[concurrency-interest] lazy finals - was: Here's why Atomic*FieldReference access checking is broken

Vitaly Davidovich vitalyd at gmail.com
Fri Oct 10 11:09:17 EDT 2014


Thanks Vladimir for expanding.

For the latter case, after the class (which violates CHA dependency) is
> loaded, VM guarantees there are no and won't be any running activations of
> affected nmethods in the system. To achieve that VM supports forcible
> deoptimization (and guards are an example of cooperative deoptimization) -
> it patches all affected activations forcing execution to continue in the
> interpreter.


Just to confirm, the VM loads the class and sees a dependency was
registered for CHA purposes that the newly loaded class violates.  The
ensuing patching is done under a safepoint, right?

As an aside, classes marked final do not register any loader dependencies
right? (i.e. the JIT respects final on the class, even if none of the
non-private methods are marked final).  This is what I'd expect, but just
want to double-check.

IMO, finals are closer to latter case, so once a field is changed, there
> should be no nmethods embedding stale value running in the system. The
> strategy should adapts to the application, so if an application repeatedly
> changes a final field and invalidates some methods, VM should leave the
> loads from that field as is. Current deoptimization machinery supports such
> scenario.


Makes sense, agree.

But it's just a way to optimize existing scenario. I agree with Pal that
> safe mechanism for the DI and serialization would be much better.


Also agree :).  It's a shame that optimizations for final fields needs to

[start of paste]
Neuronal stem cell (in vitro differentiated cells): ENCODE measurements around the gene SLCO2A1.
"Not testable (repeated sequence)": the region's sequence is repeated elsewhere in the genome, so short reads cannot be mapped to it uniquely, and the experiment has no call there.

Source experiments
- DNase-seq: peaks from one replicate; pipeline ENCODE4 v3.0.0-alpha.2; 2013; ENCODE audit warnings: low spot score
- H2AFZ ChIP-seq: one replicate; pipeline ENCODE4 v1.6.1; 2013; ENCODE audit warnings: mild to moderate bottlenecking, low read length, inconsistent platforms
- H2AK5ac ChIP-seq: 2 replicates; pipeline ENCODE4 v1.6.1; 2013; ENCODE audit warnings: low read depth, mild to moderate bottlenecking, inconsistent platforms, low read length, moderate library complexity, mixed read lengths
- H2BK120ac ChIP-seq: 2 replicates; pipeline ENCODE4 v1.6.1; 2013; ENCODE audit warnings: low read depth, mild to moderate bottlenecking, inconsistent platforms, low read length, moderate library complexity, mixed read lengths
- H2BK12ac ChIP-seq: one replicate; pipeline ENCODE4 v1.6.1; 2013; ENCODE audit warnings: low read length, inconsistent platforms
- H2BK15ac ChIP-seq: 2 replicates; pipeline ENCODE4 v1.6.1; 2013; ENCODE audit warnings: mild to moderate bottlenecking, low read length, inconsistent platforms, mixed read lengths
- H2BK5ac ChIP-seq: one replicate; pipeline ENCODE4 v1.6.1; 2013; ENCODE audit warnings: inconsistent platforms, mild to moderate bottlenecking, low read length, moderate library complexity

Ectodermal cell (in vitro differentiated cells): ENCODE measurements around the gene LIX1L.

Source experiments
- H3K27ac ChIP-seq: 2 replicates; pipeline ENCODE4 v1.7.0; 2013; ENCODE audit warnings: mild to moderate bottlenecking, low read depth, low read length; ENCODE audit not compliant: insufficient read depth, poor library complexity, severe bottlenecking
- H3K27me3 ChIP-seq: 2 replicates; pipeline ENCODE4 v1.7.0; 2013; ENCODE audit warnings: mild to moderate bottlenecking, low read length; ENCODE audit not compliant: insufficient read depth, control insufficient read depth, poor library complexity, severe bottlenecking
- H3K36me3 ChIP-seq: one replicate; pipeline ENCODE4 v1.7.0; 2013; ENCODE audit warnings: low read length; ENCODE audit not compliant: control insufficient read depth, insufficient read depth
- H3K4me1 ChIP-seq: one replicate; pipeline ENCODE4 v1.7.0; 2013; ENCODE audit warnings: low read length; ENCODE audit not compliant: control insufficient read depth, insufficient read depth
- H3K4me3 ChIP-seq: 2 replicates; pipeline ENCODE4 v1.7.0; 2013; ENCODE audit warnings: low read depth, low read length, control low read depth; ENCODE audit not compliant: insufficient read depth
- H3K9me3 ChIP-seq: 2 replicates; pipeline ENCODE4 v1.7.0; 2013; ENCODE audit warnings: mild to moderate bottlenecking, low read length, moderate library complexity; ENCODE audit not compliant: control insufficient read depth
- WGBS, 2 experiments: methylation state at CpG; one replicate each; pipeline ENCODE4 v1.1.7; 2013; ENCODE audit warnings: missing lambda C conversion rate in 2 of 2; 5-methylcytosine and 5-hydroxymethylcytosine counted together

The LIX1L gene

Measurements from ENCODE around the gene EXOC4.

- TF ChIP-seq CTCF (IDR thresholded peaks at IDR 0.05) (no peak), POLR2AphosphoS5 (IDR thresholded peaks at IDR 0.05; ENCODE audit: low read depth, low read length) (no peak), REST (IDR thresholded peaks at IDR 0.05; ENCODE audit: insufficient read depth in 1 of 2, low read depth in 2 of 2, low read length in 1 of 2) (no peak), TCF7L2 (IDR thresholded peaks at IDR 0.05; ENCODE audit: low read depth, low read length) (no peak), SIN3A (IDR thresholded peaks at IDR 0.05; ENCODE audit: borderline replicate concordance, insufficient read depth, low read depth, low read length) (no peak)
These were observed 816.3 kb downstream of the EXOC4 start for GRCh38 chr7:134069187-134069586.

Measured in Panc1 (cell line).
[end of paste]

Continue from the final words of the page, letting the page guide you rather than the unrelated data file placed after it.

jump through hoops because of DI/serialization.

On Fri, Oct 10, 2014 at 10:48 AM, Vladimir Ivanov <
vladimir.x.ivanov at oracle.com> wrote:

> Guards and nmethod dependencies are complementary mechanisms to track
> actual dependencies of the generated code. What matters is how frequent
> "uncommon" is: "never" (0 out of 1M), "seldom" (10s out of 1M), "rare"
> (1000s out of 1M). Guards are always executed, so it's a good fit for
> checks for relatively rare conditions, but if condition is never met, it
> may be too much work. On the other hand, dependencies has zero overhead for
> common case, but deoptimization is prohibitively expensive - requires the
> whole VM to reach safepoint and invalidates all nmethod activations.
>
> Depending on the property a dependency tracks, nmethod invalidation can be
> delayed or even never happen.
>
> Consider 2 cases: class redefinition and CHA property invalidation.
>
> In the former case, it's fine to have activations of stale versions in the
> system (spec allows that), but new invocations should target latest
> version. There's no need to invalidate existing activations.
>
> For the latter case, after the class (which violates CHA dependency) is
> loaded, VM guarantees there are no and won't be any running activations of
> affected nmethods in the system. To achieve that VM supports forcible
> deoptimization (and guards are an example of cooperative deoptimization) -
> it patches all affected activations forcing execution to continue in the
> interpreter.
>